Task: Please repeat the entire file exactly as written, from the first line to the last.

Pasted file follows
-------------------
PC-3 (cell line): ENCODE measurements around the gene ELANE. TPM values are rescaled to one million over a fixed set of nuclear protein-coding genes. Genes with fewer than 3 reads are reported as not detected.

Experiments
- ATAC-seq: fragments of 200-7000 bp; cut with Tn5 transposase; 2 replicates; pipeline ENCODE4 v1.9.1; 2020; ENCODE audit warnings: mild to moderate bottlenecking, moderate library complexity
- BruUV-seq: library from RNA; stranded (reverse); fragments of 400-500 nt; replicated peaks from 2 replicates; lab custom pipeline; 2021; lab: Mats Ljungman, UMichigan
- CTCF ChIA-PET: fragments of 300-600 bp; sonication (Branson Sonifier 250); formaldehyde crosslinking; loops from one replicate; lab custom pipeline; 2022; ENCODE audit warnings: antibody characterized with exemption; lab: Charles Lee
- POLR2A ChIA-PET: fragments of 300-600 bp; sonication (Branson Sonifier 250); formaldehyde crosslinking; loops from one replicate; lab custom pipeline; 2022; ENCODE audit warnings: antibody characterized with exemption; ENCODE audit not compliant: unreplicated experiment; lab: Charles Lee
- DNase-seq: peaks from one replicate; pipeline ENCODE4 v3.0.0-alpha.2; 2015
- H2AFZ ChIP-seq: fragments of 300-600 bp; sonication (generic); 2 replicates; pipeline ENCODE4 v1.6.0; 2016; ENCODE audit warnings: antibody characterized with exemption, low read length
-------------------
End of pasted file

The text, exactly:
PC-3 (cell line): ENCODE measurements around the gene ELANE. TPM values are rescaled to one million over a fixed set of nuclear protein-coding genes. Genes with fewer than 3 reads are reported as not detected.

Experiments
- ATAC-seq: fragments of 200-7000 bp; cut with Tn5 transposase; 2 replicates; pipeline ENCODE4 v1.9.1; 2020; ENCODE audit warnings: mild to moderate bottlenecking, moderate library complexity
- BruUV-seq: library from RNA; stranded (reverse); fragments of 400-500 nt; replicated peaks from 2 replicates; lab custom pipeline; 2021; lab: Mats Ljungman, UMichigan
- CTCF ChIA-PET: fragments of 300-600 bp; sonication (Branson Sonifier 250); formaldehyde crosslinking; loops from one replicate; lab custom pipeline; 2022; ENCODE audit warnings: antibody characterized with exemption; lab: Charles Lee
- POLR2A ChIA-PET: fragments of 300-600 bp; sonication (Branson Sonifier 250); formaldehyde crosslinking; loops from one replicate; lab custom pipeline; 2022; ENCODE audit warnings: antibody characterized with exemption; ENCODE audit not compliant: unreplicated experiment; lab: Charles Lee
- DNase-seq: peaks from one replicate; pipeline ENCODE4 v3.0.0-alpha.2; 2015
- H2AFZ ChIP-seq: fragments of 300-600 bp; sonication (generic); 2 replicates; pipeline ENCODE4 v1.6.0; 2016; ENCODE audit warnings: antibody characterized with exemption, low read length